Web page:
Thursday, November 29, 2007

Vacuum Pump Technology

Vacuum pumps can be broadly categorized according to three techniques:
Positive displacement pumps use a mechanism to repeatedly expand a cavity, allow gases to flow in from the chamber, seal off the cavity, and exhaust it to the atmosphere. Examples include: piston pump, diaphragm pump, liquid-ring pump, sliding vane rotary pump, miltiple-vane rotary pump, rotary piston pump, rotary plunger pump and roots pump.
Momentum transfer pumps, also called molecular pumps, use high speed jets of dense fluid or high speed rotating blades to knock gaseous molecules out of the chamber. Examples include: turbine pump, turbomolecular pump, liquid jet pump, vapor jet pump, diffusion pump and diffusion ejector pump.
Entrapment pumps capture gases in a solid or absorbed state. These include: absorption pump, sublimation pump, sputter-ion pump amd cryopump.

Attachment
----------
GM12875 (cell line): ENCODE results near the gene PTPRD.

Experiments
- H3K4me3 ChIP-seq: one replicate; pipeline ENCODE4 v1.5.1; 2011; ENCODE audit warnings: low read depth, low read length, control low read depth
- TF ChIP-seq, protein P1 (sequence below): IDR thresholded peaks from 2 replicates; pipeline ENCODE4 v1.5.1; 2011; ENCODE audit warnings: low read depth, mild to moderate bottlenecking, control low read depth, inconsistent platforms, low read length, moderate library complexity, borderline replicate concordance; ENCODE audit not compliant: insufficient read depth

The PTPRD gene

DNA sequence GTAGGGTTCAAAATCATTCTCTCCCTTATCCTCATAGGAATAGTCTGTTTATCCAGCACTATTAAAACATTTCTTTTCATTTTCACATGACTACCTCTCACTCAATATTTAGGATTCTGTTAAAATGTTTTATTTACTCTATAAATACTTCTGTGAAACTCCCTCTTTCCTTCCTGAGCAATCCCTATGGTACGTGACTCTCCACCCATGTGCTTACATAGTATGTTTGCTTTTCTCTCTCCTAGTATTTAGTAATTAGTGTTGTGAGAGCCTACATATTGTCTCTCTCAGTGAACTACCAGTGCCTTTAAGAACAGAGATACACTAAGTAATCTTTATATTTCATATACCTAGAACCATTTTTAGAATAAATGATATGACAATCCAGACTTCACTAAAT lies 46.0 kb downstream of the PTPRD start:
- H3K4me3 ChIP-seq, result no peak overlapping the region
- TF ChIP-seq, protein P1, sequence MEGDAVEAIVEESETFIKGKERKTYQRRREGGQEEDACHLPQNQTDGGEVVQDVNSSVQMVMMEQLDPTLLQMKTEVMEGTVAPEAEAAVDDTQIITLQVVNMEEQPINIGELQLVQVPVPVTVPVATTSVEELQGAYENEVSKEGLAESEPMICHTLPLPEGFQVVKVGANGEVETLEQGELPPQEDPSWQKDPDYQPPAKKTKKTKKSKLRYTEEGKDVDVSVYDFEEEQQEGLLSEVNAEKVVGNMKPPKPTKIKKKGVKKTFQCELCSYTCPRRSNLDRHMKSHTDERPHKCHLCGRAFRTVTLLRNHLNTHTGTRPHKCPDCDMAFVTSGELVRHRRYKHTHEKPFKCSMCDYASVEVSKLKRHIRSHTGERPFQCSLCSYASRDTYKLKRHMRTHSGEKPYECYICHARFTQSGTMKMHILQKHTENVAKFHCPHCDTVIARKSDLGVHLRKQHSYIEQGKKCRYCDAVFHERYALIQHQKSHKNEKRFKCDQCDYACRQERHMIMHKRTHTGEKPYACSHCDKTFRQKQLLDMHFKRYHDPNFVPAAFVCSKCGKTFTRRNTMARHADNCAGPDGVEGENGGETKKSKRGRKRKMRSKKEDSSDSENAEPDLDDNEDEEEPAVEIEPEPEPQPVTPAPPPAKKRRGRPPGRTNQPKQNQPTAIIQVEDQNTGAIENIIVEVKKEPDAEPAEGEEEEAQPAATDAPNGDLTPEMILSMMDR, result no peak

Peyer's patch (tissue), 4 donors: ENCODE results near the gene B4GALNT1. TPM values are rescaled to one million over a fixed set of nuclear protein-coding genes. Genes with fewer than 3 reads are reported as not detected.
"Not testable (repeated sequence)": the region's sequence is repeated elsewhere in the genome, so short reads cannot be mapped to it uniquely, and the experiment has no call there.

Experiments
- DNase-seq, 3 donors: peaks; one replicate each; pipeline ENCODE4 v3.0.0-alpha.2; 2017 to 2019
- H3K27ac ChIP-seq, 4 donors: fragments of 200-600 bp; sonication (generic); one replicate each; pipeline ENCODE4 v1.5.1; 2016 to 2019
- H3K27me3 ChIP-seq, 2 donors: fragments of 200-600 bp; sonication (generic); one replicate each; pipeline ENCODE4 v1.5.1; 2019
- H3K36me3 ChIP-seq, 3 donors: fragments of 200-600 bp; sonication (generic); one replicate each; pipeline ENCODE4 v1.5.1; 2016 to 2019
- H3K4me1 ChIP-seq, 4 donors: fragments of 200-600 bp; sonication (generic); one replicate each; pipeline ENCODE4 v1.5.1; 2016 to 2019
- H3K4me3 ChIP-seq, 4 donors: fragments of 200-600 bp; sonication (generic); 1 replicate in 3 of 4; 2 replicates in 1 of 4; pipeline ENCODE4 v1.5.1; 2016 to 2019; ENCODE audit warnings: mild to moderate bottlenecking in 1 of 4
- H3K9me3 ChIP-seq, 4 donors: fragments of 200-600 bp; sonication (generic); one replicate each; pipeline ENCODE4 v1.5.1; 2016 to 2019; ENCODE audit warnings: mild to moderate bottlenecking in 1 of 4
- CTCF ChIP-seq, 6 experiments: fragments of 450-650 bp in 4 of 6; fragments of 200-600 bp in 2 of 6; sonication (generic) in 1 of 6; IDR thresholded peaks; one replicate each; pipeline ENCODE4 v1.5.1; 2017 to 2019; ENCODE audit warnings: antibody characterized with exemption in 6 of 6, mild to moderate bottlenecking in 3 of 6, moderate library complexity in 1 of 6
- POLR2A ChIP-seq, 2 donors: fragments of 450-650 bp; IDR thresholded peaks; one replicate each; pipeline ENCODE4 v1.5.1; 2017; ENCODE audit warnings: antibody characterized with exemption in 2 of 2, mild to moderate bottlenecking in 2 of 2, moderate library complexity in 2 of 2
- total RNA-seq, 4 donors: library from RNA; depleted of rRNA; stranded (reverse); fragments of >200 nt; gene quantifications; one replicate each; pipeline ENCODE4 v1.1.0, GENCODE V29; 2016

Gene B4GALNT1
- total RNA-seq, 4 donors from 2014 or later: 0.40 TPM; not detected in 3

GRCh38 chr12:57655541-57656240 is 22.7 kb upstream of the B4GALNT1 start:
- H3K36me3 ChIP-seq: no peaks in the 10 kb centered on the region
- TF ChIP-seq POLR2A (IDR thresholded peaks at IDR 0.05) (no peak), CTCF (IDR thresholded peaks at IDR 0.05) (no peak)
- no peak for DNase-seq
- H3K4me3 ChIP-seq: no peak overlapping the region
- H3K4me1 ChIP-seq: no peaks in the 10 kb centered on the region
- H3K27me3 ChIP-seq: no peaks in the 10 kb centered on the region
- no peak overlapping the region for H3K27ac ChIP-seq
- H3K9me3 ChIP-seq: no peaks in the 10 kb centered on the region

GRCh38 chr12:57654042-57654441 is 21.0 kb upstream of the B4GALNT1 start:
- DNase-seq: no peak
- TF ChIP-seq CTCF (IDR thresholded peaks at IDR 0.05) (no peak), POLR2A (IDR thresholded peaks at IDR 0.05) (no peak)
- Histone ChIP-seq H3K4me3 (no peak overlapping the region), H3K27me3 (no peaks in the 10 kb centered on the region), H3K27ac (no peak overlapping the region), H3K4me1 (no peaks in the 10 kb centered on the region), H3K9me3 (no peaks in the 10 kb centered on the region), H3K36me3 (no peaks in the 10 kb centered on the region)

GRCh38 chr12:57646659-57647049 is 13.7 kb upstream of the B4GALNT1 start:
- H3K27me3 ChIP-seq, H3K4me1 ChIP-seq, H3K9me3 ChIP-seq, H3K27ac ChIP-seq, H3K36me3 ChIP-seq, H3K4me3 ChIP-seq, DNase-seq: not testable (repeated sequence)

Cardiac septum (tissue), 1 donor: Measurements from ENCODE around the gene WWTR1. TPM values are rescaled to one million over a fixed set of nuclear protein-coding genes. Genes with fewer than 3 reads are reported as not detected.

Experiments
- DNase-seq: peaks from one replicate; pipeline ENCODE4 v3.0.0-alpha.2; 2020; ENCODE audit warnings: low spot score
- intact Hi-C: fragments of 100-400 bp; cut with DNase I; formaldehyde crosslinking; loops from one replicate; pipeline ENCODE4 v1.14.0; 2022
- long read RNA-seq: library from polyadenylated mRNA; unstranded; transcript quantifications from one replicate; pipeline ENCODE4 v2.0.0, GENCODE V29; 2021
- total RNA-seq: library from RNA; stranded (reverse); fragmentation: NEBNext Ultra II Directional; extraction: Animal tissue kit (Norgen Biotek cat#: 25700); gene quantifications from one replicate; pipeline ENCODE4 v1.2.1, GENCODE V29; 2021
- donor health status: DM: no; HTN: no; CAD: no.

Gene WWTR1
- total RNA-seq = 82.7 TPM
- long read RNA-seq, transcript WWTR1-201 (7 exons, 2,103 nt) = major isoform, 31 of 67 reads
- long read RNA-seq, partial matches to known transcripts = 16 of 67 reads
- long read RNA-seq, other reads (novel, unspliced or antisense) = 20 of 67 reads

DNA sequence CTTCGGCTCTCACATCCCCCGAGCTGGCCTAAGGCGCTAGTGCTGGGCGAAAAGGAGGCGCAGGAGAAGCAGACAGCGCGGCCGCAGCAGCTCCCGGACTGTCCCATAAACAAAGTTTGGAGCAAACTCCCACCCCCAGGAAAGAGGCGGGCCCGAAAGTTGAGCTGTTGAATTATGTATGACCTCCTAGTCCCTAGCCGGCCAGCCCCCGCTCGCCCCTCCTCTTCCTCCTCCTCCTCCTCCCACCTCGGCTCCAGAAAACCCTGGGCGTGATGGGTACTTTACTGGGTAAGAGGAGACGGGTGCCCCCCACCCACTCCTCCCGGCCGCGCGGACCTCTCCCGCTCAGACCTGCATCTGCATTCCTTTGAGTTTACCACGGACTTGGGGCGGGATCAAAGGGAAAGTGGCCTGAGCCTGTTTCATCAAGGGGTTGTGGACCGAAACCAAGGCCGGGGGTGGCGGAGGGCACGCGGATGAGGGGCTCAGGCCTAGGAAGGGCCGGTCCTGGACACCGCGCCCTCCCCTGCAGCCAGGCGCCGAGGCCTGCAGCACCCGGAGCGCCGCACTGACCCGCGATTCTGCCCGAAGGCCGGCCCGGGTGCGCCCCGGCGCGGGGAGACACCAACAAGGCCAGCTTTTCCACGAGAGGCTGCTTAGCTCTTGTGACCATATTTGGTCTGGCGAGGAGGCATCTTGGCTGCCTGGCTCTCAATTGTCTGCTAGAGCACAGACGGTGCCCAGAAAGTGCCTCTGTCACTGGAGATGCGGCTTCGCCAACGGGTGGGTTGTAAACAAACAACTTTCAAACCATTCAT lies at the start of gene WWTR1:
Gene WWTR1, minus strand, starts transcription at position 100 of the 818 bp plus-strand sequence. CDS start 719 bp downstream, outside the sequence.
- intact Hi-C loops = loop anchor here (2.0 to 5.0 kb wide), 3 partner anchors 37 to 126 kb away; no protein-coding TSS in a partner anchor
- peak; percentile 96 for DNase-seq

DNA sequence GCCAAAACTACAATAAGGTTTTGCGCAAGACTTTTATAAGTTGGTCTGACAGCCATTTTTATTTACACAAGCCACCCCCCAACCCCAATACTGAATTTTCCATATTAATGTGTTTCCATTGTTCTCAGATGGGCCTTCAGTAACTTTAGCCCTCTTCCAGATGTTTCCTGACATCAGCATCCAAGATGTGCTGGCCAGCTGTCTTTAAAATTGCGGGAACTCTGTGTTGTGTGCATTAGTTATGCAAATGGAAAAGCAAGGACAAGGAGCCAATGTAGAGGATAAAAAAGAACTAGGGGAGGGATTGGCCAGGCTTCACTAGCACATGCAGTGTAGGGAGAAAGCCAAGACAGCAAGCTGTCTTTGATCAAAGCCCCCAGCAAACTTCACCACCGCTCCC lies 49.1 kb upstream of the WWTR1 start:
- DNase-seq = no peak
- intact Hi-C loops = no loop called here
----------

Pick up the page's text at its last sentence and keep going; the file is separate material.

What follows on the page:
Positive displacement pumps are the most effective for low vacuums, but their high backstream flows through mechanical seals generally limit their usefulness in high vacuums. Momentum transfer pumps in series with positive displacement pumps are the most common configuration used to achieve high vacuums, but they stall at low vacuums. (Hence the need for a positive displacement pump in series.) Entrapment pumps can be added to reach ultrahigh vacuums, but they have a maximum operational time since they do not exhaust materials. They periodically saturate and require regeneration, which usually means bringing the system back up to higher pressures and temperatures. The available operational time is usually unacceptably short in low and high vacuums, thus limiting their use to ultrahigh vacuums. Pumps also differ in details like manufacturing tolerances, sealing material, pressure, flow, admission or no admission of oil vapor, service intervals, reliability, tolerance to dust, tolerance to chemicals, tolerance to liquids and vibration.

1 comments:

Elizabeth J. Neal said...

The available operational time is usually unacceptably best small canister vacuum short in low and high vacuums, thus limiting their use to ultrahigh vacuums.